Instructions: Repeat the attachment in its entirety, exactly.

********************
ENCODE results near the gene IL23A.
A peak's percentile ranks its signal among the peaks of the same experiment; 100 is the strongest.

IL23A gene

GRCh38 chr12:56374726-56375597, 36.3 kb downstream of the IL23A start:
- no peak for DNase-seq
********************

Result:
ENCODE results near the gene IL23A.
A peak's percentile ranks its signal among the peaks of the same experiment; 100 is the strongest.

IL23A gene

GRCh38 chr12:56374726-56375597, 36.3 kb downstream of the IL23A start:
- no peak for DNase-seq